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2020 CAS - Family and Community Guide for High School Visual Arts
Working Together: To support families, communities, and teachers in realizing the goals of the Colorado Academic Standards (CAS), this guide provides an overview of the learning expectations for students studying high school visual arts. This guide offers some learning experiences students may engage in at school that may also be supported at home.
Why Standards? Created by Coloradans for Colorado students, the Colorado Academic Standards provide a grade-by-grade road map to help ensure students are successful in college, careers, and life. The standards aim to improve what students learn and how they learn in 12 content areas while emphasizing critical thinking, creativity, problem solving, collaboration, and communication as essential skills for life in the 21st century.
Where can I learn more?
- As always, the best place to learn about what your child is learning is from your child's teacher and school. The Colorado Academic Standards describe goals, but how those goals are met is a local decision.
- The Colorado Academic Standards were written for an audience of professional educators, but parents and community members looking to dig deeper may want to read them for themselves. Visit the Standards and Instructional Support homepage for several options for reading the 2020 CAS.
- If you have further questions, please contact the content specialists in the Office of Standards and Instructional Support.
Colorado high school art programs have varying resources and curricular options for students to investigate the many areas of the visual arts (including but not limited to drawing, painting, photography, sculpture, art history, digital and graphic arts, design, ceramics, fibers, metals, woodworking, performance and installation art, or career and technical education). Whatever the course design, the visual arts standards in the high school years focus on a deeper understanding of the intent and purpose of art and the art-making process for the culture and the individual. Students “tell their stories” through art making and the study of art, learning advanced studio processes, and investigating tools and materials that support their own artistic vision. Reflecting on and documenting the art-making process is an essential element of the visual arts standards in high school. Students examine their art-making practice in relationship to other makers (both past and current) and cultures. Career opportunities and the arts’ relationship to society (technology, media, issue-based/conceptual art, art appreciation) are also explored.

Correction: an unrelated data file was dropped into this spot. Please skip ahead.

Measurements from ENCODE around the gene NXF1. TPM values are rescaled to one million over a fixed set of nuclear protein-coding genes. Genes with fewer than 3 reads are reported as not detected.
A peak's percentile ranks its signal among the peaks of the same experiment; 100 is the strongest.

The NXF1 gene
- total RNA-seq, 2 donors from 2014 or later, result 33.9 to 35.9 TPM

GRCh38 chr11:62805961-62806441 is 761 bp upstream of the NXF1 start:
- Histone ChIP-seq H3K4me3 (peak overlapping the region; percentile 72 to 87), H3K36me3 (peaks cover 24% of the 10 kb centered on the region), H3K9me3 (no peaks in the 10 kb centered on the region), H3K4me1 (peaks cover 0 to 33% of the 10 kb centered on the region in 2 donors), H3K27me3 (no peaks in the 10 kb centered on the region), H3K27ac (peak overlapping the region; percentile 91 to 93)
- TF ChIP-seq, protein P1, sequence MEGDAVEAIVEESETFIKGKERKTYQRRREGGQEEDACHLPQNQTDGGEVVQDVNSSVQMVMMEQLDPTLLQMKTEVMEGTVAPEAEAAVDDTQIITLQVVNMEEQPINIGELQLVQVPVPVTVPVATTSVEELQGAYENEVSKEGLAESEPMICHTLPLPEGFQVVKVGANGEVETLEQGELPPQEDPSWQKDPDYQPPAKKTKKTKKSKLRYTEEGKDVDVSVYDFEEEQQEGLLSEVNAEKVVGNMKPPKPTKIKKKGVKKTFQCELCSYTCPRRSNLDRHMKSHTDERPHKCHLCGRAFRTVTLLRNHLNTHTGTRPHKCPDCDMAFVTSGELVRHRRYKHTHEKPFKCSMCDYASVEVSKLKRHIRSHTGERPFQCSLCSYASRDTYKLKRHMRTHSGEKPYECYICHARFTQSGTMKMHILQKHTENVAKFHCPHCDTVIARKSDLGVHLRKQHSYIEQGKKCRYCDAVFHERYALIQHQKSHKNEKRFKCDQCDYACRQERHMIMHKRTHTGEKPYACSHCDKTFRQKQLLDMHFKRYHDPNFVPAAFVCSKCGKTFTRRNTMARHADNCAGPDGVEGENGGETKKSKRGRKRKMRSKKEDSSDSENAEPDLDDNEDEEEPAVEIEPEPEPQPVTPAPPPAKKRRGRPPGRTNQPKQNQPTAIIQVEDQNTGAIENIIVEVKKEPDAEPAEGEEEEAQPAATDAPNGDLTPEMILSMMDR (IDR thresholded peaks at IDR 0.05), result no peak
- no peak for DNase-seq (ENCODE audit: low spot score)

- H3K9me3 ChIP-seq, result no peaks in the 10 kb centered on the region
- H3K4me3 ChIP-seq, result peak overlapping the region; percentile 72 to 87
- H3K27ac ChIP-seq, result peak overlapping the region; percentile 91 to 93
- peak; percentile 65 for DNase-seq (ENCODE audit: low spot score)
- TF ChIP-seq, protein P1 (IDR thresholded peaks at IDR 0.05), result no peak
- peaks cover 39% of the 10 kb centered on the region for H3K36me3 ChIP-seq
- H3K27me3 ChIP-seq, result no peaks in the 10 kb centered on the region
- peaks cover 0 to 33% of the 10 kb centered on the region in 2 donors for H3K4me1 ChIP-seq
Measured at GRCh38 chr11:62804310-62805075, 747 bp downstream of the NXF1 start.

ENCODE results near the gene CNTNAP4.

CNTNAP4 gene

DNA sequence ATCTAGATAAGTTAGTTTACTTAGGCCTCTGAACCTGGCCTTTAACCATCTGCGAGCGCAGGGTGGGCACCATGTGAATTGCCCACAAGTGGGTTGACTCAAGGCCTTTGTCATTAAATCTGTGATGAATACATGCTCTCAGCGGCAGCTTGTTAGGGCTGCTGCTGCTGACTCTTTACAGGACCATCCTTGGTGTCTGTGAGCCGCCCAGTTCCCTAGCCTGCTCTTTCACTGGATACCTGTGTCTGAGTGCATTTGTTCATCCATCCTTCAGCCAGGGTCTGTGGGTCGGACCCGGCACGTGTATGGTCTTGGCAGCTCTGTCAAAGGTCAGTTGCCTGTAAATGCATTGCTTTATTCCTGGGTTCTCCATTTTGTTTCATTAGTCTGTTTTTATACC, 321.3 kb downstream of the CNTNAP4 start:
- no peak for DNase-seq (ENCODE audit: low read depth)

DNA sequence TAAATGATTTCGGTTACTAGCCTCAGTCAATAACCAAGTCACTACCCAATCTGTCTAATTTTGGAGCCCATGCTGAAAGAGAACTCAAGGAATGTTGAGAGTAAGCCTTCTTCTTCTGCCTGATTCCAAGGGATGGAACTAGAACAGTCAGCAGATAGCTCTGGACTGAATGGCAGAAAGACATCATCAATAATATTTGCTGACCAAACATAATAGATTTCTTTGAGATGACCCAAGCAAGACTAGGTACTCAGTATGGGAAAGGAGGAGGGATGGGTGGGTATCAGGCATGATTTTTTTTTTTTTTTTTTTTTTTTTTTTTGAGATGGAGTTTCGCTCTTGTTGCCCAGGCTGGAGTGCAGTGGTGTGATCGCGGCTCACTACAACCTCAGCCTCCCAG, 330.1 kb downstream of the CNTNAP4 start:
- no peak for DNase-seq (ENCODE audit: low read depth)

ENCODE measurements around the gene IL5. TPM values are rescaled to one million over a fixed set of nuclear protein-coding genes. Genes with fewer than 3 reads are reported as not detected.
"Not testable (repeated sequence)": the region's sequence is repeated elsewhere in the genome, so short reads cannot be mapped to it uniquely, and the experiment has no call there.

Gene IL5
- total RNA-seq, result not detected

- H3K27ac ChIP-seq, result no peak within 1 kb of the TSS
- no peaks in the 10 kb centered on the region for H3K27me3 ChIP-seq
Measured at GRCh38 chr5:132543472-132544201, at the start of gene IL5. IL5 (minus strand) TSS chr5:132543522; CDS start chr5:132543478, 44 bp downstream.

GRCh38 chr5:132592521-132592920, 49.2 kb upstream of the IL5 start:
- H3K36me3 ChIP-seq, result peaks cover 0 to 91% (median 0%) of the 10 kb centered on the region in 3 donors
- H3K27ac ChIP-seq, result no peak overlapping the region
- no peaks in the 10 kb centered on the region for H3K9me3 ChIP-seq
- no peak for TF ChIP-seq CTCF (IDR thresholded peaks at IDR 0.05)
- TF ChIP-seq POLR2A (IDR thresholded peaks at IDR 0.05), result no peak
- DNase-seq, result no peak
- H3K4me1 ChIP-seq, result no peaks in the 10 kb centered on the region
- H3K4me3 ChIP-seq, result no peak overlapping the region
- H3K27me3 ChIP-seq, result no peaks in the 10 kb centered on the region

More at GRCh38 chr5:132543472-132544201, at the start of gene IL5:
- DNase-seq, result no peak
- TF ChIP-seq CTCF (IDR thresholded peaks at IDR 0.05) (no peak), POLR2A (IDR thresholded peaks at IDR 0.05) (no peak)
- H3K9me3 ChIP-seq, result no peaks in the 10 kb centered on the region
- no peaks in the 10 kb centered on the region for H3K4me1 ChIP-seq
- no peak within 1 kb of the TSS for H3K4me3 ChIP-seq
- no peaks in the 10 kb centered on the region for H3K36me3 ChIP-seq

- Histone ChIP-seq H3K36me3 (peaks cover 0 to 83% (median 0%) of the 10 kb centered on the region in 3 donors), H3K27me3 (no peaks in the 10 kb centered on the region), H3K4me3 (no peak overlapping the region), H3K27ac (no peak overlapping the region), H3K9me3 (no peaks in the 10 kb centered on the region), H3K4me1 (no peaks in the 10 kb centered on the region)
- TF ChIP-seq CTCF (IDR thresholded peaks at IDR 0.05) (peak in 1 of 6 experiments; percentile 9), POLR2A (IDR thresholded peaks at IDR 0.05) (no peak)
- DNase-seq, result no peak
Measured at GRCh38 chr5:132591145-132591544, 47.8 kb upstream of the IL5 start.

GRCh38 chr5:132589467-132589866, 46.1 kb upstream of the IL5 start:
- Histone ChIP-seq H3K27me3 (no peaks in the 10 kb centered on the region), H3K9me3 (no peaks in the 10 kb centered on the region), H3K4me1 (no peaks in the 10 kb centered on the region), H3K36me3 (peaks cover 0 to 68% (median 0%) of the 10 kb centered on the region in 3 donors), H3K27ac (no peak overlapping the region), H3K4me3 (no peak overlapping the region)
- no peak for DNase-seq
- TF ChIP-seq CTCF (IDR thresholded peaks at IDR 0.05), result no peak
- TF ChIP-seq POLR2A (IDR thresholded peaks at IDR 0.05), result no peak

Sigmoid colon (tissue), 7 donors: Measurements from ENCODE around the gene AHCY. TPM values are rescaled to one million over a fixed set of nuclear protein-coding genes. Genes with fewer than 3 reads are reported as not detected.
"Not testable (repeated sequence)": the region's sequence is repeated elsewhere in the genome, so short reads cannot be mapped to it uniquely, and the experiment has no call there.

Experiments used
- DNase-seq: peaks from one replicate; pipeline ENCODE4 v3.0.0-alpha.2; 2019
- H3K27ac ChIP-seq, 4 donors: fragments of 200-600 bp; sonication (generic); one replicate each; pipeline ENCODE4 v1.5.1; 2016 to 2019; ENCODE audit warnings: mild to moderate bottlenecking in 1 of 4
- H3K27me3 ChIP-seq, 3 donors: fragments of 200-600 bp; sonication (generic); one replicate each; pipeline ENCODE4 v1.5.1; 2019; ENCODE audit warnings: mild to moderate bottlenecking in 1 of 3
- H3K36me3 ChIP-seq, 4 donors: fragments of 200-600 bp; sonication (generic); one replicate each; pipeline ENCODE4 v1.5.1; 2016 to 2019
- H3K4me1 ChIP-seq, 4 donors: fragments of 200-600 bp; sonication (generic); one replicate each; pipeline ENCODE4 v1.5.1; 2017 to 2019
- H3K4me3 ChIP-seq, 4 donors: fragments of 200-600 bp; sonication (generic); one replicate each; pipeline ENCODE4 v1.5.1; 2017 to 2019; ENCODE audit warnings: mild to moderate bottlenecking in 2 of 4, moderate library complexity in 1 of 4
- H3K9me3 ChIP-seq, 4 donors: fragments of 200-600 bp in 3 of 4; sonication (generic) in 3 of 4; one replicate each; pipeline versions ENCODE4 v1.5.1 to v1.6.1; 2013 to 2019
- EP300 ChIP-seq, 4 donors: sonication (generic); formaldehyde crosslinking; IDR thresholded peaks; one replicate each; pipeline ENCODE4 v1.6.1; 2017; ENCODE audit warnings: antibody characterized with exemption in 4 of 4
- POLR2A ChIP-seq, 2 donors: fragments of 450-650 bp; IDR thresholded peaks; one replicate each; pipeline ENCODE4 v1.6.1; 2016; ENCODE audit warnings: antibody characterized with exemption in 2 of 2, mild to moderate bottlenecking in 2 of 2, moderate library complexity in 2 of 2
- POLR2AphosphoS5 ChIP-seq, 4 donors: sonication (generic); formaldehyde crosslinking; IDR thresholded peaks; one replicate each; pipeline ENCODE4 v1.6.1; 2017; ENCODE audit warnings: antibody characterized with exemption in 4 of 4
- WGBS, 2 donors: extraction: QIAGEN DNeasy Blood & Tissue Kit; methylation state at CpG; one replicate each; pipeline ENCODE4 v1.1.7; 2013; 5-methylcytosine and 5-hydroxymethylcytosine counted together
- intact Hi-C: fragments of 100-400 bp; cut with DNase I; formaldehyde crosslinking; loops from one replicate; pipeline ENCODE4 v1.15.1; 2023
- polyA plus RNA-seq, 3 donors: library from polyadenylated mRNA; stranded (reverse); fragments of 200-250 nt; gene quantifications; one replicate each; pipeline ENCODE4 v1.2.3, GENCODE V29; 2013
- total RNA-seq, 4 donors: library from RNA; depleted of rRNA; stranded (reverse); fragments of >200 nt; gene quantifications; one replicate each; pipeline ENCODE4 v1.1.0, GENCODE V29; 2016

Expectations for High School Students:
- Demonstrate complex skills that utilize the theories and language of art to communicate meaning by creating and analyzing works of art; recognize the complexity of art across time and cultures.
- Reflect on and document the art-making process with technical proficiency by ensuring appropriate images of art and the art-making process are effectively presented and opinions and decisions are supported by research.
- Demonstrate complex ideas (concepts) in a work of art using traditional and non-traditional materials as well as new technologies; combine and refine art materials and ideas in new and unusual ways.
- Explain and consider the value and purpose of art based on historical significance, cultural context, and artistic (personal) intent.
Throughout High School, You May Find Students:
- Using sketches, plans, and models to create and/or design a functioning work of art.
- Creating works of art representing traditional and non-traditional subject matter that use new and traditional media.
- Debating changing ideas and values about art and design created throughout time and across various cultures.
- Critiquing works of art using a process of description, analysis, interpretation, and evaluation.
- Documenting and evaluating art and the art-making process to assess completed artwork and inform new works of art.
- Discussing a personal belief statement about art and art making.
- Using materials, tools, technology, and processes in new and unusual ways.
- Explaining the influences that shape the creation of art (societal issues, personal preferences or experiences, economic needs).